PESHAWAR, Pakistan – Pakistan began three days of mourning on Wednesday for the 132 children and nine school staff massacred by the Taliban in the country's deadliest ever terror attack, as the world united in revulsion.
The 141 people were killed when insurgents stormed an army-run school in the northwestern city of Peshawar on Tuesday and systematically went from room to room, shooting children during an eight-hour killing spree.
The attack, claimed by the Tehreek-e-Taliban Pakistan (TTP) as revenge for a major military offensive in the region, sparked condemnation worldwide and led the Pakistani government and military to reaffirm their determination to defeat a group that has killed thousands since it began its insurgency in 2007.
Teenage survivor Shahrukh Khan, who ducked below his desk with classmates when four gunmen burst into their room, described how he played dead after being shot in both legs, stuffing his tie into his mouth to stifle his screams.
"I saw a pair of big black boots coming towards me, this guy was probably hunting for students hiding beneath the benches," the 16-year-old said from the trauma ward of the city's Lady Reading Hospital.
"The man with big boots kept on looking for students and pumping bullets into their bodies. I lay as still as I could and closed my eyes, waiting to get shot again," he said.
"My body was shivering. I saw death so close and I will never forget the black boots approaching me – I felt as though it was death that was approaching me."
Prime Minister Nawaz Sharif announced three days of national mourning and described the attack as a "national tragedy unleashed by savages."
"These were my children. This is my loss. This is the nation's loss," said Sharif, who was later due to host a meeting of all parliamentary parties in Peshawar.
Nobel peace laureate Malala Yousafzai, herself shot by the Taliban in 2012, said she was "heartbroken" by "the senseless and cold-blooded" killings. US President Barack Obama condemned the attack as "heinous" and said America would stand by Pakistan in its struggle against violent extremism.
Leaders in Europe echoed the condemnation. Australian Prime Minister Tony Abbott offered his own sympathy to Pakistan, as his government deals with the fallout from a cafe siege by a deranged Islamist gunman.
Narendra Modi, the prime minister of Pakistan's neighbour and bitter rival India, said he had called Sharif to offer condolences.
"Told PM Sharif we are ready to provide all assistance during this hour of grief," Modi tweeted.
Chief military spokesman General Asim Bajwa that 125 people had been wounded in the assault. The death toll exceeded the 139 killed in blasts targeting former prime minister Benazir Bhutto in Karachi in 2007.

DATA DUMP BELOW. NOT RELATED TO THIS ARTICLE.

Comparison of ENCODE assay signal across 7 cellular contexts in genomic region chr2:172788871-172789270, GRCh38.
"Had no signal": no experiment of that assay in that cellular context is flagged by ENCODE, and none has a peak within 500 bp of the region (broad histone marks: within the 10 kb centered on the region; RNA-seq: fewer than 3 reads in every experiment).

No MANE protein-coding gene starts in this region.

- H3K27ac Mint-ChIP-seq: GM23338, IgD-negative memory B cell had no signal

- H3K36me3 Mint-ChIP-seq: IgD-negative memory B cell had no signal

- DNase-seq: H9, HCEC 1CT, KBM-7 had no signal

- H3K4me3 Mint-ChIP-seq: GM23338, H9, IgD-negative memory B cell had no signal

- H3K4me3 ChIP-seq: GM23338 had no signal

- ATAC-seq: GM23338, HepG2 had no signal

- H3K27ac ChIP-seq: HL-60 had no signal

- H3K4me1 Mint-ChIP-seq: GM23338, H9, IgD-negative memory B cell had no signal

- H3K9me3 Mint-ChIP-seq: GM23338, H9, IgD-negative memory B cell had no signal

There were around 500 students in the school when the attack started, and Bajwa said the attackers, equipped with ammunition and food to last "days," only wanted to kill.
"The terrorists started indiscriminate firing as they entered the auditorium so they had no intention of taking any hostages," he told reporters.
A senior security official said authorities were investigating the nationality of the attackers since some were speaking in Arabic.
Funerals of many of the victims had taken place by Tuesday evening, with the rest to follow Wednesday.
The Lady Reading Hospital was thronged with distraught parents weeping uncontrollably as children's bodies arrived, their school uniforms drenched in blood.
Irshadah Bibi, 40, whose 12-year-old son was among the dead, beat her face in grief, throwing herself against an ambulance.
"O God, why did you snatch away my son? What is the sin of my child and all these children?" she wept.
The school on Peshawar's Warsak Road is part of the Army Public Schools and Colleges System, which runs schools nationwide. Its students range in age from around 10 to 18.
Tuesday's attack was shocking even by the standards of Pakistan, which has suffered thousands of deaths in bomb and gun attacks since the TTP rose up in 2007.
TTP spokesman Muhammad Khorasani said Tuesday's assault was carried out to avenge Taliban fighters and their families killed in the army's offensive against militant strongholds in North Waziristan.
"We are doing this because we want them to feel the pain of how terrible it is when your loved ones are killed," he said.
"We are taking this step so that their families should mourn as ours are mourning."
The military has hailed the offensive as a major success in disrupting the TTP's insurgency.
More than 1,600 militants have been killed since the launch of operation Zarb-e-Azb in June, according to data compiled by AFP from military statements.
"The militants know they won't be able to strike at the heart of the military, they don't have the capacity. So they are going for soft targets," said Talat Masood, a retired general and security analyst. — AFP